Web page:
BOT. I will walk up and down here, and I will sing, that they shall hear I am not afraid.
The ousel cock so black of hue,
With orange-tawny bill,
The throstle with his note so true,
The wren with little quill,— etc. MND.III.1.113-7
Bottom automatically finds his security in the rural memory of birds and bird song.
his - editors often emend this to her, in conformity with lines 10 & 13. Arguments in favour of retaining his are given by GBE p.211, and JK p.306. (among others).
riper days = days of ripeness and plenty, as the summer advances into autumn.
Not that = it is not because etc. I.e. I have not ceased writing sonnets to you because the summer of our love is less pleasurable than the springtime was, when the nightingale etc..10. Than when her mournful hymns did hush the night,
her - through the influence of the legend the singing nightingale was thought of as female. It may not have been known at the time that it was the male which was the chief songster.
mournful hymns - sad tunes, (because of Philomela's tragic story). Bird song at night however would be considered mournful, in harmony with the darkness of night.
hush the night - the night appeared to become hushed as if listening to the song of the nightingale. This is a frequent experience, even today, of those who actually do listen to a nightingale singing.
But that = but because.
wild = savage, uncultured. In contrast to the measured chants of the nightingale the undisciplined songs of other birds were wild and savage. Note however that wild and vile (vild) were interchangeable words of unfixed spelling (See OED wild, a.4-6). Hence wild could here be tinged with the meanings of vile - 'base, vulgar, commonplace, despicable'. burthens every bough = makes every bough heavy. The imagery tends to make one think of birds sitting on boughs and singing. Every bough is crammed full with tedious birds in full song, birds more common than the nightingale. burthen, which is an old spelling of burden, also had the meaning of 'chorus, refrain'. (OED.10.) This adds an additional richness to the line. Cf. Ariel's song in The Tempest:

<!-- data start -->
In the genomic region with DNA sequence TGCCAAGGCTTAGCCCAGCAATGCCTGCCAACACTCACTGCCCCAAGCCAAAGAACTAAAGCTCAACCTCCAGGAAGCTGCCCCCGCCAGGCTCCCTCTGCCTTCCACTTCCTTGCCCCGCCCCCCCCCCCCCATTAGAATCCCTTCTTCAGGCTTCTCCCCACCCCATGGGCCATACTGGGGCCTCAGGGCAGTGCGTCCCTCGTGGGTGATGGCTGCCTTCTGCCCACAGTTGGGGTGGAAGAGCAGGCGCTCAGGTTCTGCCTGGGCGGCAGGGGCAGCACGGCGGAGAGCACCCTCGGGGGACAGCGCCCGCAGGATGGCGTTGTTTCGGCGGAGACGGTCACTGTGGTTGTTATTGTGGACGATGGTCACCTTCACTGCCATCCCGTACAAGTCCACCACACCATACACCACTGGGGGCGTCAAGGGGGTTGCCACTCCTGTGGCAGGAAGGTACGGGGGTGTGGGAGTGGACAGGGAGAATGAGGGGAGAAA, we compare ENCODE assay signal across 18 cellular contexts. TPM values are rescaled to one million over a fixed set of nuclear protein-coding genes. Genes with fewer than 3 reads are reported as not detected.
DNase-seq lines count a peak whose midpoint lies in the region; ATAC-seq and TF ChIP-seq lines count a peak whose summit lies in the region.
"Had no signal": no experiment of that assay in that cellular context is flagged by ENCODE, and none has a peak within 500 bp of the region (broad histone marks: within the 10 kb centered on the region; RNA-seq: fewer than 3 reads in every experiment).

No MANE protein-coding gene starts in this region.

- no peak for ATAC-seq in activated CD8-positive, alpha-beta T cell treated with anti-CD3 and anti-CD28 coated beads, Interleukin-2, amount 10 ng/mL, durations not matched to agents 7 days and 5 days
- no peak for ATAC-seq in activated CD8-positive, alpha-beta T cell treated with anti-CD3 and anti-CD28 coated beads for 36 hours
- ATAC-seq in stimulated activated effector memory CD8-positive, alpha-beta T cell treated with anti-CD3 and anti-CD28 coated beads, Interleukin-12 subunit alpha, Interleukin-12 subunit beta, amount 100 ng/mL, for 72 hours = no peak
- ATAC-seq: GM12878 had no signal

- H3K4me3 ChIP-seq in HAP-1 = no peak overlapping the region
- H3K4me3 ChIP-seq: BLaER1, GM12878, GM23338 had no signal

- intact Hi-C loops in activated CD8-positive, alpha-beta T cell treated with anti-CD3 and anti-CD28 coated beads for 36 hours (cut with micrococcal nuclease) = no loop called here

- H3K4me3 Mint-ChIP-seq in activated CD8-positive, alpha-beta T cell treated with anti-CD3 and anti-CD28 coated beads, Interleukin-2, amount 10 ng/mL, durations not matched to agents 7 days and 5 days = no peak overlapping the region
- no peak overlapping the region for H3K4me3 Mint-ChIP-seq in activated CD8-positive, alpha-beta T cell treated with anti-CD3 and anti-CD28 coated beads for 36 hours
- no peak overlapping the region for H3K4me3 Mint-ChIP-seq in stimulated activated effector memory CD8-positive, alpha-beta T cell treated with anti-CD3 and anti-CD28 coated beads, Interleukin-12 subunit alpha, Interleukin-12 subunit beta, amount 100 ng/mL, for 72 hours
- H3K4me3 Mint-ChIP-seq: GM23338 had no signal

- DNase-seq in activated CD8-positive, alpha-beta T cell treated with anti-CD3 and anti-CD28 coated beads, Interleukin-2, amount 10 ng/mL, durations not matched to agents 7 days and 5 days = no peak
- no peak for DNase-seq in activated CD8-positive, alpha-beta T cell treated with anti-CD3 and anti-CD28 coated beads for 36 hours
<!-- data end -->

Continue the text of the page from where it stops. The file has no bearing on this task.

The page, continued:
Come unto these yellow sands,
And then take hands:
Courtsied when you have and kiss'd
The wild waves whist,
Foot it featly here and there;
And, sweet sprites, the burthen bear.
[Burthen, dispersedly, within] Bow-wow
The watch-dogs bark!
[Burthen] Bow-wow... Tem.I.2.375-383.
There may also be a reference to the rival poets, who 'burthen every bough' with their commonplace praises of the youth.
sweets grown common = sweet things that have become common place, vulgar, widespread.
dear delight = precious and valuable ability to give pleasure. The thought is almost proverbial, although recorded proverbs do not match these words. The rarity of a thing often makes it precious
like her = like the nightingale;
sometime = at times, for some periods of time.
hold my tongue = refrain from writing verse in praise of you, or praising you in speech.
I would not = I prefer not to, I choose not to;
dull you = bore you, make you endure the tedium of my song. Also, make you lose your shine by using repetitious praise. The poet wishes to avoid the fault of over-praising the youth, which would have the effect of making all praise vulgar, dull, and as common as birdsong.
"The 1609 Quarto Version"
MY loue is trengthned though more weake in ee-
I loue not lee,thogh lee the how appeare, (ming
That loue is marchandiz'd,whoe ritch eteeming,
The owners tongue doth publih euery where.
Our loue was new,and then but in the pring,
When I was wont to greet it with my laies,
As Philomell in ummers front doth inge,
And tops his pipe in growth of riper daies:
Not that the ummer is lee pleaant now
Than when her mournefull himns did huh the night,
But that wild muick burthens euery bow,
And weets growne common looe their deare delight,
Therefore like her, I ome-time hold my tongue:
Becaue I would not dull you with my onge.